subramaa@purdue.edu

Anu Subramanian

Anu Subramanian comes to the Department of Speech, Language and Hearing Sciences as a clinical assistant professor after working as a Speech –Language Pathologist in Massachusetts for 7 years. She received her Ph.D. at the University of Illinois at Urbana-Champaign in 2001 in the area of Stuttering. She received her Bachelor’s and Master’s degrees from Universities of Mumbai and Mysore respectively, in India. Following her Ph.D., she earned her Clinical Competence Certificate in Speech-Language Pathology from the American Speech-Language Hearing Association. During her clinical work in Massachusetts, Anu Subramanian worked in an Early Intervention program, providing speech therapy, consultations and diagnostic evaluations for children between birth and 3 years of age. In addition, she held administrative responsibilities at the agency. She is currently licensed as a Speech–Language Pathologist in Indiana and is a member of the American Speech-Language Hearing Association.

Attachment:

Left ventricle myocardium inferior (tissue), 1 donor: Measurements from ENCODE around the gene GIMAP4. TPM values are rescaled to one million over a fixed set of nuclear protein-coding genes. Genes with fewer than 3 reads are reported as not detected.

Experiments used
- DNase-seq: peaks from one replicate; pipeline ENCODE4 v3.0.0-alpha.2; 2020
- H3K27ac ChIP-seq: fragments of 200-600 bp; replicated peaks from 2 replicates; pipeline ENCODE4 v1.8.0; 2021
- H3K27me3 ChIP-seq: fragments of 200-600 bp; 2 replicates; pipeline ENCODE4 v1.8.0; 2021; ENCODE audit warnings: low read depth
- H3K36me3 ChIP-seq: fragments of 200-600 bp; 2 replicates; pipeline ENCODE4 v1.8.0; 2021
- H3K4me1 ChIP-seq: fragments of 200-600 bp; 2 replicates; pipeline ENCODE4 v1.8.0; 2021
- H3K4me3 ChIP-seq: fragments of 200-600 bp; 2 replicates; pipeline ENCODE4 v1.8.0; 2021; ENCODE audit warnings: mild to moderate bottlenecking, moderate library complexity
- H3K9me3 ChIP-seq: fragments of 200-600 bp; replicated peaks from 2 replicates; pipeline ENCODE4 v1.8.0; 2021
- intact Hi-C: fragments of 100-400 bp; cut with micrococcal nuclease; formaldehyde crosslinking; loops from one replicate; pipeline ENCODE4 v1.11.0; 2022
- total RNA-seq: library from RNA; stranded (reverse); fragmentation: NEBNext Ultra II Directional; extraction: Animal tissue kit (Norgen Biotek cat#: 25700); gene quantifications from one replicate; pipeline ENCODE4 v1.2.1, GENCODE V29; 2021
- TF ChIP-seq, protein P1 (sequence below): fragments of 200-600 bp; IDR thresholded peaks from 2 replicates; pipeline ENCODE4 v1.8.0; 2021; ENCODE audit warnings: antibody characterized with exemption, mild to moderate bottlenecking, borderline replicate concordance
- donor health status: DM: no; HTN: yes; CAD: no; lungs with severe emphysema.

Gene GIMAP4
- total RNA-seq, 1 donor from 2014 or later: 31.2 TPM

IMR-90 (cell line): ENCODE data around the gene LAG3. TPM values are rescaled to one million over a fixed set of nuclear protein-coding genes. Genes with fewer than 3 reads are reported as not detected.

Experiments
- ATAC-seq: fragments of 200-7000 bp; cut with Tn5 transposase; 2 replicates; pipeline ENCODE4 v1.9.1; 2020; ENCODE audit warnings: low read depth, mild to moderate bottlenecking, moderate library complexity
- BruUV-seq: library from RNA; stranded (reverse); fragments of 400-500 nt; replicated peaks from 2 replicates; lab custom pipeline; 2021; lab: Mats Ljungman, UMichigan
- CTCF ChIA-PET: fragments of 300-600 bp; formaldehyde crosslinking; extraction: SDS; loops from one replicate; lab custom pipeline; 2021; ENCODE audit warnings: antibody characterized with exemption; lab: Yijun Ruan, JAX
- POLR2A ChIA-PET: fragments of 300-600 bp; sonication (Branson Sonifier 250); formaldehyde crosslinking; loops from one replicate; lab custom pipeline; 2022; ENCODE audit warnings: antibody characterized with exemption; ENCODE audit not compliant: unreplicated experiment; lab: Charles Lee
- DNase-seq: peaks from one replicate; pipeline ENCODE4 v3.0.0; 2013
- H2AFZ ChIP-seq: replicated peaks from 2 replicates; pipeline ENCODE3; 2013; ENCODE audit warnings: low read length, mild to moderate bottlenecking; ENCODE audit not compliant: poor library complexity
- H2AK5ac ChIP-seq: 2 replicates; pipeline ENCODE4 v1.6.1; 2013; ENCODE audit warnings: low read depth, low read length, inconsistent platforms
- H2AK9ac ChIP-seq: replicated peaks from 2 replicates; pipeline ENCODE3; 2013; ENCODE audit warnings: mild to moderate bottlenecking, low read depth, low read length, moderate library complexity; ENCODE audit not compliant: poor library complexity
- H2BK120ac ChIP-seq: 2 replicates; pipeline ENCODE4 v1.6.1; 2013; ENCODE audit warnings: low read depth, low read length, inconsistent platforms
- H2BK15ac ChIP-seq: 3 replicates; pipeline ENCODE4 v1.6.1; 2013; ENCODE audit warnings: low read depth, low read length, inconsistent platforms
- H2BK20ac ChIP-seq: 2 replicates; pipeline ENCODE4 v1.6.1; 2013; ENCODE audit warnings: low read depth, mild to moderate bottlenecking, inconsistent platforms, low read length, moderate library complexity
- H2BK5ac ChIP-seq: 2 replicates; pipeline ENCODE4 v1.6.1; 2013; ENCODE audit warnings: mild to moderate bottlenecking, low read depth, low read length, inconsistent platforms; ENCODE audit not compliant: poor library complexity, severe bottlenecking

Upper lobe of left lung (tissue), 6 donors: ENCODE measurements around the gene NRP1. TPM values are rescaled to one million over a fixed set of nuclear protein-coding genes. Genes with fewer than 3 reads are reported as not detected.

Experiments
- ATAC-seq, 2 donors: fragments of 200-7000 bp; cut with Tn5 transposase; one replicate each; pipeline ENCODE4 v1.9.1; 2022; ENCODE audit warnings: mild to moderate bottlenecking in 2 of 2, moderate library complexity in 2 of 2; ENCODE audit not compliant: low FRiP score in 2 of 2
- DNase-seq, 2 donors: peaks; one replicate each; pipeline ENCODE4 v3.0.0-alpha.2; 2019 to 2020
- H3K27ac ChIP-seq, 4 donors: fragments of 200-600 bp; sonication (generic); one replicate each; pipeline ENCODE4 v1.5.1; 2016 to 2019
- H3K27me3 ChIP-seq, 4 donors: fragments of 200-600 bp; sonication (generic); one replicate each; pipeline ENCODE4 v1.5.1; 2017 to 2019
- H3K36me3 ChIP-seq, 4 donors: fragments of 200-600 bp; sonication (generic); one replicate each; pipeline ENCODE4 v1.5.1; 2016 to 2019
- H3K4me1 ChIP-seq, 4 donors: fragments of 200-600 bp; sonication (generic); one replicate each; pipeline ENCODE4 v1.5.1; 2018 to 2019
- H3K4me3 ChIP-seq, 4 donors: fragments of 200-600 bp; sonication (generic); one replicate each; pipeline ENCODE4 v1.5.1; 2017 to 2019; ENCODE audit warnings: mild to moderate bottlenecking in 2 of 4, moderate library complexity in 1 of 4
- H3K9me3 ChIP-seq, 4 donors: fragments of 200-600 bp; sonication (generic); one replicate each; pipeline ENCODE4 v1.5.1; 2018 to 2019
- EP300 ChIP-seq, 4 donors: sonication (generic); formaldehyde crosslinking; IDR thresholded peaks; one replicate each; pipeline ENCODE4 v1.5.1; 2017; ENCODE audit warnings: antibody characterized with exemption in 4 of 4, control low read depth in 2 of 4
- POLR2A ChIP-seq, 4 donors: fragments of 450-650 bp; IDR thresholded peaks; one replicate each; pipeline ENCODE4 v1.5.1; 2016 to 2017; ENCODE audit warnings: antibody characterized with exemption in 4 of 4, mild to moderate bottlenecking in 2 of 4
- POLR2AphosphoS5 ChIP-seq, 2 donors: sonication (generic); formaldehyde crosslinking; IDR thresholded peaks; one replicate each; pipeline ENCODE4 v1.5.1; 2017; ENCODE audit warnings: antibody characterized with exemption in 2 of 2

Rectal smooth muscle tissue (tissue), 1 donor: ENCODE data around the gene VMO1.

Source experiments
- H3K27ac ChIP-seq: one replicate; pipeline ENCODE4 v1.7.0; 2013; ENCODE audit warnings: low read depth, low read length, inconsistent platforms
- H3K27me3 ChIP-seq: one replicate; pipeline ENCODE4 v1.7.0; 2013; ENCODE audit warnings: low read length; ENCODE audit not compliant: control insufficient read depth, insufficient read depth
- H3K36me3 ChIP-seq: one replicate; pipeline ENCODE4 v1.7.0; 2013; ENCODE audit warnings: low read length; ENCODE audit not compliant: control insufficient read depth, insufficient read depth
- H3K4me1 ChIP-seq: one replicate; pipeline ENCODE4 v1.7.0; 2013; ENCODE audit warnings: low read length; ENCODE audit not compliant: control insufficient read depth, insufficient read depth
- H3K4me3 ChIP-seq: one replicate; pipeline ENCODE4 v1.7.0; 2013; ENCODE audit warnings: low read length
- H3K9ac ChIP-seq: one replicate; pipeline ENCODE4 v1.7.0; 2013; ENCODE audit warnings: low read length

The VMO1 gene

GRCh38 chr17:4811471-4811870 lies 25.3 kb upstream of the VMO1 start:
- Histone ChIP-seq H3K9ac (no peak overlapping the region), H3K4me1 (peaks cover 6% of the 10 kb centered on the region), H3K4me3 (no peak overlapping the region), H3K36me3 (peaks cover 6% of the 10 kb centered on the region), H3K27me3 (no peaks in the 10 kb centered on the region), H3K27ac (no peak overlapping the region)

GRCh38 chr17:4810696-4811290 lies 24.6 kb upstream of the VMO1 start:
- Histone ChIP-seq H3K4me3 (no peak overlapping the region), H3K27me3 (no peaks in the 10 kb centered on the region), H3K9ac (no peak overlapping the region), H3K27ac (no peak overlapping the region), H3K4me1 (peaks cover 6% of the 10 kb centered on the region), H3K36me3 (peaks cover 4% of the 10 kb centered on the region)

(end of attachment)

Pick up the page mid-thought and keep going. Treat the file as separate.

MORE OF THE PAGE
Her research and clinical interests include Stuttering intervention in preschool children, Early Intervention and Speech-Language outcomes for toddlers following intervention.

 

Antonia Syson

Assistant Professor, Foreign Languages and Literatures, FLL/SC 123

asyson@purdue.edu

Antonia Syson

Antonia Syson joins Purdue's Department of Foreign Languages and Literatures after teaching Classics at Dartmouth College and the University of Chicago. She received her BA in Classics from Magdalen College, Oxford, and her MA and PhD from UC Berkeley. Syson’s research focuses on narrative, fiction, and rhetoric in Latin literature, but extends to the British 19th-century novel. She is nearing completion of the book project that originated in her PhD dissertation: “Reading for the Novel: Fiction and Transformation in Vergil’s Aeneid,” and is now developing a comparative project on rumor and gossip in Latin literature.

 

Emily Tyson

Clinical Assistant Professor, Speech, Language, and Hearing Sciences, SLHS/HEAV

etyson@purdue.edu

Emily Tyson